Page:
Blueberry maggot flies were captured at our southeastern monitoring sites on July 14th. One male each were trapped at Site 2 and Site 12 (you cannot see Site 2 in the figure below). Both locations still have a considerable amount of fruit left to harvest. Southern highbush fruit have long been harvested, but rabbiteye berries remain on the bushes.
Blueberry maggot captures in southeastern monitoring locations.
Prior to this, only 1 blueberry maggot fly was captured at Site 5 (in Bladen County). All 3 locations where flies have been captured are treating aerially with malathion (the grower standard for BBM management in the Calendar spray program), while no flies have been captured at either of our 2 untreated locations (Sites 3 and 14). At our monitoring location outside of the commercial blueberry production region in Rockingham County, we caught 33 flies on July 14th. Our Rockingham County location is also not treated.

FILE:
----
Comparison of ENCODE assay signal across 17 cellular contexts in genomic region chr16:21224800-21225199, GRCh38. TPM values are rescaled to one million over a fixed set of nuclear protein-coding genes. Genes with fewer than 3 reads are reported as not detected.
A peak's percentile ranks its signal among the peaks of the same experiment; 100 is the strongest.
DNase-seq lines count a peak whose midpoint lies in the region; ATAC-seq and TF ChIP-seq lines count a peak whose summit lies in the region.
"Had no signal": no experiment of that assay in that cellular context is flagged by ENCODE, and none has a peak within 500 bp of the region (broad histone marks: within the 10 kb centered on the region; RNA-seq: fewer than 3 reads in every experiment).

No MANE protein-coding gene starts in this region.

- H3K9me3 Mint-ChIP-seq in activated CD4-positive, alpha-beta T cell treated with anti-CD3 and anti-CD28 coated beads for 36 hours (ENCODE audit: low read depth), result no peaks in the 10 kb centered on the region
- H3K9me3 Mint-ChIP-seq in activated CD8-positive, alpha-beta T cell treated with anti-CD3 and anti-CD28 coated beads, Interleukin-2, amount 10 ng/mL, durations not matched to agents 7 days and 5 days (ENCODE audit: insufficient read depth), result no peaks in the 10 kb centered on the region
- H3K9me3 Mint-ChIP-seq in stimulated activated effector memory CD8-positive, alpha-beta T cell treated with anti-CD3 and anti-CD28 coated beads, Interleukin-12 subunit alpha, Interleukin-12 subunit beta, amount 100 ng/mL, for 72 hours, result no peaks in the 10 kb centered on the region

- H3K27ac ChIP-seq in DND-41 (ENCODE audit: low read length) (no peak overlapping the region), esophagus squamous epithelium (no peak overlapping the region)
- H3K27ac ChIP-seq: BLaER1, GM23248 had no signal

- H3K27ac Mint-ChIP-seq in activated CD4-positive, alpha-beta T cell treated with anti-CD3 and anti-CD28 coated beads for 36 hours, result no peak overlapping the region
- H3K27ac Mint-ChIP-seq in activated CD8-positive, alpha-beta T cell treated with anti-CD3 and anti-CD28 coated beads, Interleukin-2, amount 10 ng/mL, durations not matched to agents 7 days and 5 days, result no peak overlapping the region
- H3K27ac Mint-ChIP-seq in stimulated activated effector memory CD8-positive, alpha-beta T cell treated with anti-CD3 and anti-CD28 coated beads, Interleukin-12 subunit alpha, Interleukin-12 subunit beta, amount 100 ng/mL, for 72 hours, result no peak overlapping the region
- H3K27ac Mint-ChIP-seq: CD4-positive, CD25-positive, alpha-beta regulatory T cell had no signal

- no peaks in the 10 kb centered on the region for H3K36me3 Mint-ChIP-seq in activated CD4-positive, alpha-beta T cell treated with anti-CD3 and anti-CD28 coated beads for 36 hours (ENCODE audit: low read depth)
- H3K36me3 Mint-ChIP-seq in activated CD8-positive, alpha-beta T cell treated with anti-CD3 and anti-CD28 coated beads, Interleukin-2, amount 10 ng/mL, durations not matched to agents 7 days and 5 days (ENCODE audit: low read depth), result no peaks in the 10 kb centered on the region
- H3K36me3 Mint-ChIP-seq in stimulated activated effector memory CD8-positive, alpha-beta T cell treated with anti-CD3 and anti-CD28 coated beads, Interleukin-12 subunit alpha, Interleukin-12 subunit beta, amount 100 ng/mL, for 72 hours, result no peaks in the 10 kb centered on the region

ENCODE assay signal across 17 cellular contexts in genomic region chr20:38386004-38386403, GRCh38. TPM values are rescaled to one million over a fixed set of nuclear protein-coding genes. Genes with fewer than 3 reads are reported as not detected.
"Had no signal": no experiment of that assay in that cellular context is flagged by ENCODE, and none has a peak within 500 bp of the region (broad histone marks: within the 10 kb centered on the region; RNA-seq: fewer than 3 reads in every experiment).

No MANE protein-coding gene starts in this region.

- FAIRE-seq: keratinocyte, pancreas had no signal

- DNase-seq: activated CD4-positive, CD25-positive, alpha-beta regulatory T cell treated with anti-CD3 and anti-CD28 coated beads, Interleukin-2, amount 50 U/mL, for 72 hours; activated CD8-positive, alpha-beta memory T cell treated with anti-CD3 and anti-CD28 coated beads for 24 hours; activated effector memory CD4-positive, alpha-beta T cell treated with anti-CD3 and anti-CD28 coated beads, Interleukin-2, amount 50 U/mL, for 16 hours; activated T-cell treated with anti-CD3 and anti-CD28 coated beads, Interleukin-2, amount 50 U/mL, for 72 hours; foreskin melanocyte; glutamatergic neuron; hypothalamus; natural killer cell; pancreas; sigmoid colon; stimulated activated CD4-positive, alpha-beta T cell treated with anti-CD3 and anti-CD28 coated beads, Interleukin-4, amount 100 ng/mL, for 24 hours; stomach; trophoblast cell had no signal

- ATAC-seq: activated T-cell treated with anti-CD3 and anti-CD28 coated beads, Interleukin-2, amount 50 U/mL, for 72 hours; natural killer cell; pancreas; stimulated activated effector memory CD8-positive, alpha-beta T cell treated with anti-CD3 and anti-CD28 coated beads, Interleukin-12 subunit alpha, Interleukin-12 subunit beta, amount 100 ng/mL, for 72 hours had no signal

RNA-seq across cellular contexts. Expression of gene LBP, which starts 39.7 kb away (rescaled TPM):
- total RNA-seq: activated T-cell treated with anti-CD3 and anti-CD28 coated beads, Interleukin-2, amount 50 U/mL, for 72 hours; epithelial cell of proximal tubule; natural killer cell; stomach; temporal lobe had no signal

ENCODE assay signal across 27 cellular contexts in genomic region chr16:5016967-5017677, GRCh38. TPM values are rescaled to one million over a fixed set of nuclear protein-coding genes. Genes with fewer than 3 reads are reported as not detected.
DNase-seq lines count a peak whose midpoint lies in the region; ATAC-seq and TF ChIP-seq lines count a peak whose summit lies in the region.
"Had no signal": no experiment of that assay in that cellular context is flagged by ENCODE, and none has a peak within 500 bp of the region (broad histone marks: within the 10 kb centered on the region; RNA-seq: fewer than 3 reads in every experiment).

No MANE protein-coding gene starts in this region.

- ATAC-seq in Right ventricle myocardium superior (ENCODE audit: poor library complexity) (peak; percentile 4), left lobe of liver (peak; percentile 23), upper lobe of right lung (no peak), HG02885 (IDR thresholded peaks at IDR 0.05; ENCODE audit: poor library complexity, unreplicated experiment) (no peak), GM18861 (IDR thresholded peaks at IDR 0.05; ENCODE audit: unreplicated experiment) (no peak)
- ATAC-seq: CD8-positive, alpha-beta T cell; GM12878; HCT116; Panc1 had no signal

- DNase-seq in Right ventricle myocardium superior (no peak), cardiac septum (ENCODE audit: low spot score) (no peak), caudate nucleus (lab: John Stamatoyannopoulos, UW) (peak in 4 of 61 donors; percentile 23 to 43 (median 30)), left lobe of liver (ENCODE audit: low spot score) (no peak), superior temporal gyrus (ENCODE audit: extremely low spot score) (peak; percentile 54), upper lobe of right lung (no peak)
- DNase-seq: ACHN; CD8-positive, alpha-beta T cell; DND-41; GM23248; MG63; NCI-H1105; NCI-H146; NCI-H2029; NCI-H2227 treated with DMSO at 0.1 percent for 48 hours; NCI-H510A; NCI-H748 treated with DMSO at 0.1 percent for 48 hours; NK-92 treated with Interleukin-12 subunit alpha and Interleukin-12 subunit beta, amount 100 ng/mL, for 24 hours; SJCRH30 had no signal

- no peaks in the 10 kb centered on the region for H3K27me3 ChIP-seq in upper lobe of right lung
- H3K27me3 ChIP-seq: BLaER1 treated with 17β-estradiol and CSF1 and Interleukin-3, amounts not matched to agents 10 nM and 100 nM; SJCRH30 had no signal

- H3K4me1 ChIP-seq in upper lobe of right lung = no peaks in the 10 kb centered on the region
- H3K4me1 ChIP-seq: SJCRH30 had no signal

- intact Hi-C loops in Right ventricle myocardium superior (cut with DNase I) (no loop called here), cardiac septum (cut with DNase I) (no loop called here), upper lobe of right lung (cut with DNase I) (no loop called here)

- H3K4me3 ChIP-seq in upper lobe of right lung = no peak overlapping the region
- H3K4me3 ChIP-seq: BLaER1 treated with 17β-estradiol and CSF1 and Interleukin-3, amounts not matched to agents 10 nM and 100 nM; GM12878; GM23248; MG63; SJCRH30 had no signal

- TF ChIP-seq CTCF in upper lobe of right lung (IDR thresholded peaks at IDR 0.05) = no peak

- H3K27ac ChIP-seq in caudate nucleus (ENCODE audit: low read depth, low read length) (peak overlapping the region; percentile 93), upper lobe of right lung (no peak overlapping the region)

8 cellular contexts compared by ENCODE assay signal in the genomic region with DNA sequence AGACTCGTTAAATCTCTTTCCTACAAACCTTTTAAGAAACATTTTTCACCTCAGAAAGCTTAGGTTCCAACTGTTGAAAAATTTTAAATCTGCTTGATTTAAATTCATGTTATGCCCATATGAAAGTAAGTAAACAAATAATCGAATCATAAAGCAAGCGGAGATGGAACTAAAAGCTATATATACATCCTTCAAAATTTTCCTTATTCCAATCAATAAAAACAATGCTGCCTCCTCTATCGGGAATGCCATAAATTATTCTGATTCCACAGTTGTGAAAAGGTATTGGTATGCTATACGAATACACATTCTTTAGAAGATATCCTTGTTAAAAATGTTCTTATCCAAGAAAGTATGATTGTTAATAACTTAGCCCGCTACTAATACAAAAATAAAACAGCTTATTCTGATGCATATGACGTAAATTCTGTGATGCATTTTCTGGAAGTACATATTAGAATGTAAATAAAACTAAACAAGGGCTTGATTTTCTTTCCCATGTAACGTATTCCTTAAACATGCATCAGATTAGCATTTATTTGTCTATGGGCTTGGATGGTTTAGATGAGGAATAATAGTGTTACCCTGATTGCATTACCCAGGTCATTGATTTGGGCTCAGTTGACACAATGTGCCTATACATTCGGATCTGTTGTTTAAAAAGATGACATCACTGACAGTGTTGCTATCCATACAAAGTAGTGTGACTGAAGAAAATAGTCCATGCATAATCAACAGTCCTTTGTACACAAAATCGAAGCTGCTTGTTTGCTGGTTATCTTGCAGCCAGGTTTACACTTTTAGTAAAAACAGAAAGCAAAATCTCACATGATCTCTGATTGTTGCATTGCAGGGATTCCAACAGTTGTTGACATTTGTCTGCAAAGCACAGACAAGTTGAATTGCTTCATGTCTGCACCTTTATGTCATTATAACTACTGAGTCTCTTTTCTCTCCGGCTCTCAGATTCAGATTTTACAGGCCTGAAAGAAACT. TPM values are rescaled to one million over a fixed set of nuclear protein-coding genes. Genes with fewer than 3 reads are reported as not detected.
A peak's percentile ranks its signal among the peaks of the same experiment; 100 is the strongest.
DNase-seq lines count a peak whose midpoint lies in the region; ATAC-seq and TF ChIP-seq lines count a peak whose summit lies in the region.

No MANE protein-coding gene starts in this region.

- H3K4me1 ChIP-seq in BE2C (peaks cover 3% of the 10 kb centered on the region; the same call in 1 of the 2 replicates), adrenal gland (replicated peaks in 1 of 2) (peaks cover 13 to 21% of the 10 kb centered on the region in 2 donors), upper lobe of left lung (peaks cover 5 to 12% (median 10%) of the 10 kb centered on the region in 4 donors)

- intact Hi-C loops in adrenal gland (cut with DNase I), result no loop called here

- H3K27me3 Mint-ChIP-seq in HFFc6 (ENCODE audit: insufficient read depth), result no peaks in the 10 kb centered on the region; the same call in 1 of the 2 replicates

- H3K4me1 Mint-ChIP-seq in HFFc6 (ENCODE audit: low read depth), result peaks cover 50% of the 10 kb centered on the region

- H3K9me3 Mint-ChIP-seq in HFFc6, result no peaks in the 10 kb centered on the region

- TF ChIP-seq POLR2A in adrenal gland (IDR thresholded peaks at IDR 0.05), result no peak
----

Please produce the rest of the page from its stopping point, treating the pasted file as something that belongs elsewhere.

Because our last southeastern trap capture was a month ago, this begs the questions as to whether the flies we are observing now are part of the same emerging cohort of adults or if they are newly emerged, and therefore, targeting rabbiteye fruit. Either of these are possible, as many tephritid fruit flies can be fairly long lived (a one month life span would not be unheard of). Unfortunately, we cannot say how the old the flies we captured were because they were male. The ovaries of female flies can be dissected to roughly determine if flies are very young or relatively old, but there are not reliable tools or aging male flies. We'll be keeping an eye out for female flies to shed some light on this trapping pattern.